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Conference in Bury St Edmunds will shine a spotlight on coercive control




Conference on Coercive Control ANL-160125-160431001
Conference on Coercive Control ANL-160125-160431001

A conference in Bury St Edmunds aims to raise awareness of a form of domestic abuse - in which someone exerts ‘coercive control’ over their partner.

The event at The Theatre Royal on February 4 will bring together professionals from a variety of backgrounds to share information.

A new law was introduced in December making it illegalto exercise coercive control, which is subject to a maximum sentence of five years in prison, a fine, or both.

Min Grob set up ‘Conference on Coercive Control’ as the issue is close to her heart.

She said: “There isn’t one act that defines coercive control - it’s specific to the relationship. It’s about domination, subjugation and isolation over a victim - distorting their reality so they feel completely on their own.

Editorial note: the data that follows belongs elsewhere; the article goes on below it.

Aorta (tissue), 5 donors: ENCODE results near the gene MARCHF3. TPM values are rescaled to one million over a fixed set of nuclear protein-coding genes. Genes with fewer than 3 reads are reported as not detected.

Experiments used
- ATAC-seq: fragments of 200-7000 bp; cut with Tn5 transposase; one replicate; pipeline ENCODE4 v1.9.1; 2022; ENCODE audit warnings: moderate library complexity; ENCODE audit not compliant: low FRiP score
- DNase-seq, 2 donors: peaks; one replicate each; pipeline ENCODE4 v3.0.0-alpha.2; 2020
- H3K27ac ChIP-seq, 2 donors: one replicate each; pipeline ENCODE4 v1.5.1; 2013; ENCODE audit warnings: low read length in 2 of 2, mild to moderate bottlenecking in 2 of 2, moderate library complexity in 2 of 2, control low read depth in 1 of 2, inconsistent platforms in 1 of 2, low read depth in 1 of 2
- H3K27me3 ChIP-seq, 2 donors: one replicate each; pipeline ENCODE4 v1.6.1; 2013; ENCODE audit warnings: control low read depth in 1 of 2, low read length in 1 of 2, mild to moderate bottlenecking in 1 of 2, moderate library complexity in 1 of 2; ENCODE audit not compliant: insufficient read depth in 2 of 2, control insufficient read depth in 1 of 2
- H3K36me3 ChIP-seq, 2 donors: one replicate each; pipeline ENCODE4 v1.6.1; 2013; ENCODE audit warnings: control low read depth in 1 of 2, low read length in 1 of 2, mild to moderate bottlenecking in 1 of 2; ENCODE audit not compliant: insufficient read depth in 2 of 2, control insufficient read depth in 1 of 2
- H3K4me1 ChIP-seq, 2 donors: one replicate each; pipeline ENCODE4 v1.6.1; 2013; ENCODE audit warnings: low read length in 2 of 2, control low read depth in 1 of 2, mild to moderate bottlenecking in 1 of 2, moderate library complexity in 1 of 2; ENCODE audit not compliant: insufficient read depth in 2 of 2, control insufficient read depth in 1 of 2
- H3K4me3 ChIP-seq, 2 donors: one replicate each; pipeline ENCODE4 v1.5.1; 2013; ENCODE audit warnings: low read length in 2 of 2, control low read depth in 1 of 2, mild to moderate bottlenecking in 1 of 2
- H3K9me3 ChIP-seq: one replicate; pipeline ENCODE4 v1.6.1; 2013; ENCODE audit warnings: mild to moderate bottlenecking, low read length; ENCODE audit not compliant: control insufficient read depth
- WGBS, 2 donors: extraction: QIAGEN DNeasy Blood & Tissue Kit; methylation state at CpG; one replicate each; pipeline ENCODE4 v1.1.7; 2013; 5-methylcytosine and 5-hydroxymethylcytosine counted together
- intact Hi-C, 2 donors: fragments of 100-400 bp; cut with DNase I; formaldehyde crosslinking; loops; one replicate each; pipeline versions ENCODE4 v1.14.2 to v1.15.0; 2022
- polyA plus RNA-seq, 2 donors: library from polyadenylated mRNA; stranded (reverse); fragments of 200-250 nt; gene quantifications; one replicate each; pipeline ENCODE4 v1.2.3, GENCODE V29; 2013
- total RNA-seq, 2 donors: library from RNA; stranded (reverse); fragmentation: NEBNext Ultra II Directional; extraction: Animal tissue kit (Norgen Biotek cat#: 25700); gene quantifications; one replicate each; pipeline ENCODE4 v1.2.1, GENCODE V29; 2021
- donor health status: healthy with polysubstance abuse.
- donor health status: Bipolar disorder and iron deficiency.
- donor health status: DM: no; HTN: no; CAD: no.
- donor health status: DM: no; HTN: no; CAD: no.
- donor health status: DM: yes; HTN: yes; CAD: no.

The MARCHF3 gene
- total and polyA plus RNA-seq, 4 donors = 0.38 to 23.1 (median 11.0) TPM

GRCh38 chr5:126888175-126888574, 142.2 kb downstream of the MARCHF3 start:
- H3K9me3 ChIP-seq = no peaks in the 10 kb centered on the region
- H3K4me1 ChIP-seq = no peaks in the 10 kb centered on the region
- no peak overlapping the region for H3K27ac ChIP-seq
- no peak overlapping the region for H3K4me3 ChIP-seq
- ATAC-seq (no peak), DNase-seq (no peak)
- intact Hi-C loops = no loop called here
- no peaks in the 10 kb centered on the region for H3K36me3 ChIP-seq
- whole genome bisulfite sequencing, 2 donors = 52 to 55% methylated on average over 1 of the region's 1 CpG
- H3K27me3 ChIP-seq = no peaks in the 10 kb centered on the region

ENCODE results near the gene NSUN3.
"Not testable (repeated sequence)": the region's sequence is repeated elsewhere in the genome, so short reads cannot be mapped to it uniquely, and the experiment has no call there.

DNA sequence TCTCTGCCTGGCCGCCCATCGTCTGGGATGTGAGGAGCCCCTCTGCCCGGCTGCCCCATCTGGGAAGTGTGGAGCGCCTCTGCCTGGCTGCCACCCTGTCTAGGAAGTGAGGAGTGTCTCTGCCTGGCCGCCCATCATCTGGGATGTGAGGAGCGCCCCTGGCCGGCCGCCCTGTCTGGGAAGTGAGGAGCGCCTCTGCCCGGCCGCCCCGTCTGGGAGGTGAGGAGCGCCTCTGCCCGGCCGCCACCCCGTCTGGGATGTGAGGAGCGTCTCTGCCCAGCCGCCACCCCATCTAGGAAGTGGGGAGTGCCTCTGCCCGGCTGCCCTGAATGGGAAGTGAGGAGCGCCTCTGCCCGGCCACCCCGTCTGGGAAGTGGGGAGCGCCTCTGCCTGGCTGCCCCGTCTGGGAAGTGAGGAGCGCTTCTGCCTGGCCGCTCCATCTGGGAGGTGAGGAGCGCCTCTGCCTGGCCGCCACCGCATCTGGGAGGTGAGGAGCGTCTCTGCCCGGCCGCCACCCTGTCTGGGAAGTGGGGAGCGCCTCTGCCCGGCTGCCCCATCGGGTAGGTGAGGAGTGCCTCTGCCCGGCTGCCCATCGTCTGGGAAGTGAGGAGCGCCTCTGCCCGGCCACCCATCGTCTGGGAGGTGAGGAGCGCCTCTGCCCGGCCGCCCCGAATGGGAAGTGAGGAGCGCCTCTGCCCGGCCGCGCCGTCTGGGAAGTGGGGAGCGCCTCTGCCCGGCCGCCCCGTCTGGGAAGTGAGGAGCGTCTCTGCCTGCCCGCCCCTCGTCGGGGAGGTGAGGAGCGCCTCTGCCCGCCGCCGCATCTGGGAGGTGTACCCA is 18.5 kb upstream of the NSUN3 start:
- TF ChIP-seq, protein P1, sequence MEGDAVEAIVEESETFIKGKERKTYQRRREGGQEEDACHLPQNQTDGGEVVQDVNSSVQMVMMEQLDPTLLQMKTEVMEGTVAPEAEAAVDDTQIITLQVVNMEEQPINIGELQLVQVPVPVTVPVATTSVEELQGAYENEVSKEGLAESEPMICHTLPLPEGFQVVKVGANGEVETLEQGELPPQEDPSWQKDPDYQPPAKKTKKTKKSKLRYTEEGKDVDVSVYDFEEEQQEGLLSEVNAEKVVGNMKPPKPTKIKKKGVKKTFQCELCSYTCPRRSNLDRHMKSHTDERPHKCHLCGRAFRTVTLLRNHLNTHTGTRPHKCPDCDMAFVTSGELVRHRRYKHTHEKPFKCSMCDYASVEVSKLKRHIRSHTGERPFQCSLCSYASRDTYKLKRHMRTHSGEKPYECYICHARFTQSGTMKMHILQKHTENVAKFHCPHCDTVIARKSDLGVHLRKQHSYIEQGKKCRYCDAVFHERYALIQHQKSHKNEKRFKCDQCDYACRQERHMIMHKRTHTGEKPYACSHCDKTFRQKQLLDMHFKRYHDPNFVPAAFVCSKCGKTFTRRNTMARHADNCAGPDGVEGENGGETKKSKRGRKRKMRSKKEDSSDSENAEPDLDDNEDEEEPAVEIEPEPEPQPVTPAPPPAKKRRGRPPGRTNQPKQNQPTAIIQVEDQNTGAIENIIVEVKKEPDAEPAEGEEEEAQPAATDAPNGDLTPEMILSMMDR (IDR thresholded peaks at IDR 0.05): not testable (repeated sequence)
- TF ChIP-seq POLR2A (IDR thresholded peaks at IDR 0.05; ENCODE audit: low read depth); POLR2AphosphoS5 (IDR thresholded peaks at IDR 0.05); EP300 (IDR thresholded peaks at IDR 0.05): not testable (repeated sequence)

“For example, it could be about making the person feel as if they’re mentally ill by maybe making it look like they’ve forgetten they’ve done something.

“Another situation could be removing the children, exposing a secret or controlling the money. It’s also about using anger to subjugate - controlling someone by making them believe something could happen.”

It is Ms Grob’s second conference after she held her first in Octoberat The Apex, which attracted about 90 people.

Speakers at The Theatre Royal event include police and crime commissioner Tim Passmore; Polly Neate from Women’s Aid; Jenny Hopkins, chief crown prosecutor for The Crown Prosecution Service and criminologist Dr Jane Monkton-Smith, who developed the DART (Domestic Abuse and Stalking Reference Tool). There will also be a chance to hear about personal experiences.

Asked how coercive control can be policed, she said: “The police need to understand the dynamic of domestic violence and too many are stuck with the idea that unless you can evidence it with a black eye there’s no proof but you can evidence it if you know where to look. You have to be able to stand back, look at the wholesituation, the relationship and the pattern.”

Ms Grob is also training tobe a lawyer to work on domestic violence cases.

Tickets for the conference are available from the Theatre Royal box office. Call 01284 769505 or visit www.theatreroyal.org



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